Bourdieu goes to Dublin: Class and Capital in Sally Rooney’s “Normal People”

rooney

I loved Normal People, which I received as a Christmas gift and read last weekend. It centres on the relationship between Marianne and Connell, two young people from a small town near Sligo whose continuing friendship and intermittent love affair carries on from their final year at school to their time as scholarship holders at Trinity College, Dublin.

At the start their relationship is defined by class –  Connell’s mother cleans for Marianne’s family – and by cultural fit – Marianne is a despised outsider, Connell is the popular footballer. Neither, Connell in particular, is willing to acknowledge their friendship publicly, and that does not change when they move to Dublin. What does change is their cultural fit, as Marianne swims in her new environment as smoothly as a fish in water, while Connell is unable to adjust to college life while simultaneously losing his ability to relate to his old life.

Rooney is an avowedly political writer, so it comes as no surprise that her novels map the remarkable recent journey of capitalism in Ireland. One particularly unappealing and entitled character is described as son of one of the people who caused the financial crisis (‘not figuratively, one of the actual people involved’). His friends wear plum chinos and waxed jackets, build their social capital through the debating society, and take their future for granted – all in utter contrast to Connell’s dispositions.

I was struck by the extent to which Normal People is a Bourdieusian project, examining the ways in which people’s habitus promotes or constrains their access to cultural and social capital. For working class Connell, fumbling his way through unfamiliar social and culrural terrain, higher education is an unsettling experience, even as he succeeds academically. And for Marianne as much as for Connell, the dissonance between one’s own values and intimate desires and those one must perform can lead to anxiety, even severe depression. What, indeed, are ‘normal people’?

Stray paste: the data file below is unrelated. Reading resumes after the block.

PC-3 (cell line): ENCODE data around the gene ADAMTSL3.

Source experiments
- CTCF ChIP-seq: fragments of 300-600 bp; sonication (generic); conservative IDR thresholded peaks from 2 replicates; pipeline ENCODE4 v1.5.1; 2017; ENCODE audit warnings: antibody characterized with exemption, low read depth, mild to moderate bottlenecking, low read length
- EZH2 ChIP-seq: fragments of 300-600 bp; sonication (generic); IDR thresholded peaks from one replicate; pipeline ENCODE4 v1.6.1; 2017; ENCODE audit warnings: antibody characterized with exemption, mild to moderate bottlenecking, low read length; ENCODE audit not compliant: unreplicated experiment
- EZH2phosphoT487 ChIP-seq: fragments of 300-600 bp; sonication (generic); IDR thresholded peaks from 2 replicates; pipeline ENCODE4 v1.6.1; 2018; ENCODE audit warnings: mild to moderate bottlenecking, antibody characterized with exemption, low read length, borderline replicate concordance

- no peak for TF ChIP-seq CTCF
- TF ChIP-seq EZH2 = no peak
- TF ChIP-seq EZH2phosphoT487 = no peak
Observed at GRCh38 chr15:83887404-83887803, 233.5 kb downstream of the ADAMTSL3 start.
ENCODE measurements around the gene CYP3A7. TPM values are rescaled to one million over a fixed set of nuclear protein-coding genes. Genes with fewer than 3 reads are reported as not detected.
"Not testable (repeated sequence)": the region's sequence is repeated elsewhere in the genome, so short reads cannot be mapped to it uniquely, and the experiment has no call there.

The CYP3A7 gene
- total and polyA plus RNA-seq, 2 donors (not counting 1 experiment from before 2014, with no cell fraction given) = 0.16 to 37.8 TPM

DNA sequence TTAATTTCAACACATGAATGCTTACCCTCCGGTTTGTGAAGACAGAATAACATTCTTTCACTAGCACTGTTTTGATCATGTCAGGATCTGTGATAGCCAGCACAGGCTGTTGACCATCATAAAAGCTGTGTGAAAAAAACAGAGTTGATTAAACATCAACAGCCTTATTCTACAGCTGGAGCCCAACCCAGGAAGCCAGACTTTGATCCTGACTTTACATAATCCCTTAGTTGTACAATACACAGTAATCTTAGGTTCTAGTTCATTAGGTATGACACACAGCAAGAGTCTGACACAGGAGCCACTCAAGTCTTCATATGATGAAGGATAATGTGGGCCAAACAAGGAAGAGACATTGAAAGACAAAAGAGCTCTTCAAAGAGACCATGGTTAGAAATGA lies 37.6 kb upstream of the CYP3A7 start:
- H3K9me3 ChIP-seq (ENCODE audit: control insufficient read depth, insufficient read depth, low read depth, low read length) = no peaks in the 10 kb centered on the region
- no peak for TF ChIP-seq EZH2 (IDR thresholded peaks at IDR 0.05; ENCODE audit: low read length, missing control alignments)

The book is also a love story, though one whose sexual politics I found disturbing, and which centres around misunderstandings and missed opportunities. And it is a kind of morality tale for millienials, in which people demonstrate over Gaza together, and use emails and texts to maintain or end their social bonds, even on occasion when they are in the same house. I’m not taking my copy to Oxfam, which is where most of our books end up after we’ve read them, because I want to read it again.

Education, organisations and civil society

I’m just back from the annual conference of the Commission of Organizational Education of the German Society for Educational Research. This year’s topic was ‘Organization and Civil Society’, a theme close to my own interests in adult learning in connection with social capital and active citizenship.

New Picture

The topic was obviously an attractive one: as well as the two keynotes, one in German and one in English, there were 25 papers. A high proportion of papers came from postgraduate researchers, which suggests that the future of this area should be in safe hands. Highlights included studies of:

  • learning through different types of ‘citizen science’, including such grassroots initiatives as the Quantified Self movement;
  • learning and identity in migrants’ voluntary organisations;
  • the development of support for basic literacies in labour office programmes for the unemployed.

Both keynotes came from outside educational studies, which related to a feature of the conference that I found interesting: many of the papers drew on contemporary management and organisational studies, with neo-institutionalism being a particularly strong source of conceptual inspiration.

Among other strong intellectual influences were Pierre Bourdieu, whose work on cultural capital and habitus informed a number of studies of civil society organisations. Unsurprisingly, Bourdieu’s concept of social capital, which relates to the role of networks in elite formation, received little attention.